Feb 2018  New Version!  

Abstract: Does the rise of intangible capital create financial instability? Firms hoard liquidity in the form of bank debt (e.g., deposits) for non-pledgeable intangible investments. This liquidity demand pushes down interest rate, giving banks a funding cost advantage, so banks bid up asset prices in booms as they grow. Higher asset prices induce firms to invest more in intangibles and hoard more liquidity, leading to an even lower interest rate and enabling banks to bid up asset prices even further. This paper models corporate savings glut that arises endogenously from the interaction between firms and banks in asset and money markets. The feedback mechanism explains several concurrent phenomena in the run-up to the Great Recession, and how endogenous risk accumulates in booms and materializes into severe and stagnant crises.

Presentations:  European Winter Finance Summit (Sudipto Bhattacharya Memorial Prize); Scheduled: WFA,  7th HKUST Macro Workshop, Society for Economic Dynamics 2018; CMU/Pittsburgh/Penn State/OSU conference; earlier version at:  Columbia University, Federal Reserve Bank of New York, Finance Theory Group (parallel session), LBS Trans-Atlantic Doctoral Conference

Nov 2017
Abstract: Banks are important because firms hold their debt ("inside money") as liquidity buffer. Banking crises are costly because the contraction of inside money supply compromises firms' liquidity management and hurts investment. By highlighting the interaction between banks and firms in the money market, this paper offers a theory of procyclical inside money creation and the resulting instability. It sheds light on the cyclicality of bank leverage, and how it affects the frequency and duration of banking crises. Introducing outside money (government debt) to alleviate liquidity shortage can be counterproductive, because its competition with inside
money destabilizes the banking sector.

Presentations: Becker Friedman Institute (University of Chicago), Chicago Booth, CEPR Credit Cycle Conference, Columbia Business School, Columbia Economics Colloquium, New York Fed, Finance Theory Group, Georgetown McDonough, Gradudate Institute (Geneva), Imperial College, Johns Hopkins Carey, London School of Economics, MFA, Nanyang Technological University, Northwestern Kellogg, NYU Stern PhD Seminar, OSU Fisher, Oxford Financial Intermediation Theory Conference, University of Melbourne, USC Marshall, Wharton.

with Chen Wang, Jan 2018  New Version!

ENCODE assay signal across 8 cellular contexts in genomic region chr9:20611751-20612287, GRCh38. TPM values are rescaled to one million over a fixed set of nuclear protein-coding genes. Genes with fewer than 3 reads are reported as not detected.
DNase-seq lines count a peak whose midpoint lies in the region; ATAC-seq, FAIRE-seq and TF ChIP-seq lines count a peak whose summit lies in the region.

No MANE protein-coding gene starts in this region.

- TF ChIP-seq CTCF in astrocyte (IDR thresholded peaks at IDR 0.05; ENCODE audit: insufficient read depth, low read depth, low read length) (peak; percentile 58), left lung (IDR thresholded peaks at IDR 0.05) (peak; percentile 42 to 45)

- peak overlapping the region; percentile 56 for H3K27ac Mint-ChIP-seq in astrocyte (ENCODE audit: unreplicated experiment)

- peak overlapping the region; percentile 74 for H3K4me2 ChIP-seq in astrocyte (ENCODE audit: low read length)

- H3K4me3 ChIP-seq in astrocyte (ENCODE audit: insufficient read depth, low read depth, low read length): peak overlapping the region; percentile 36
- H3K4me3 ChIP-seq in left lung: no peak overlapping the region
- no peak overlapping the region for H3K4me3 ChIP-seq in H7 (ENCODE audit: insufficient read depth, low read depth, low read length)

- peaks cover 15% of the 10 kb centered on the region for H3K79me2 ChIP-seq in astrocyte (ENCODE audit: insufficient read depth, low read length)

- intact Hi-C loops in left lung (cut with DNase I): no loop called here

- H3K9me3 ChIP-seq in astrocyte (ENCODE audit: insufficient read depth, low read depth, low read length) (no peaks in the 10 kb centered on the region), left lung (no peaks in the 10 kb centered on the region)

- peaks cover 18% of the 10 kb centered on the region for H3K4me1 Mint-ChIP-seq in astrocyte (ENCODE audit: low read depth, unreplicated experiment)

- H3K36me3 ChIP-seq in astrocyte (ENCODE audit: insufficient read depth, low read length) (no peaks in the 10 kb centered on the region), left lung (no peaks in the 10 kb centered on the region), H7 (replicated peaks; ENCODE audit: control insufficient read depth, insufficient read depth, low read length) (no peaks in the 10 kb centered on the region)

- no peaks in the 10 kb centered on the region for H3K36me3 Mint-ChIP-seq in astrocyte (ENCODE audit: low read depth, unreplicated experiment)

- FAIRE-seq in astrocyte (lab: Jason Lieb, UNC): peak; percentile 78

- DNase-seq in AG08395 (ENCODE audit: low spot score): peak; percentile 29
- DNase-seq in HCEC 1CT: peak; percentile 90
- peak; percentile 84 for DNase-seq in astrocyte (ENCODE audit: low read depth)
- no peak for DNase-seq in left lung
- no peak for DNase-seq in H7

Abstract: The prices of dividends at alternative horizons contain critical information on the behavior of aggregate stock market. The ratio between prices of long- and short-term dividends, "price ratio" (pr), predicts annual market return with an out-of-sample R2 of 19%.  pr subsumes the predictive power of traditional price-dividend ratio (pd). After orthogonalized to pr, the residuals of pd strongly predicts dividend growth. The economic intuition behind can be easily understood in an exponential-affine framework, and our findings have important implications on the structural parameters. We also find return predictability is stronger after market downturns, and holds outside the U.S. As an economic test, shocks to pr are priced in the cross-section of stocks, consistent with ICAPM. Our measure of expected return declines during monetary expansions, and varies strongly with the conditions of macroeconomy, financial intermediaries, and sentiment.

Presentations: FMA (scheduled)

with Edward Denbee, Christian Julliard, Kathy Yuan, Jan 2018 New Version!

Abstract:   We estimate the liquidity multiplier and individual banks’ contribution to systemic risk in an interbank network using a structural model. Banks borrow liquidity from neighbors and update their valuation based on neighbors' actions. When the former (latter) motive dominates, the equilibrium exhibits strategic substitution (complementarity) of liquidity holdings, and a reduced (increased) liquidity multiplier dampening (amplifying) shocks. Empirically, we find substantial and procyclical network-generated risks driven mostly by changes of equilibrium type rather than network topology. We identify the banks that generate most systemic risk and solve the planner's problem, providing guidance to macro-prudential policies.

Presentations: Bank of England, Cass Business School, Duisenberg School of Finance, Koc University, London School of Economics , Macro Finance Society annual meeting, OSU Fisher, Stockholm School of Economics, WFA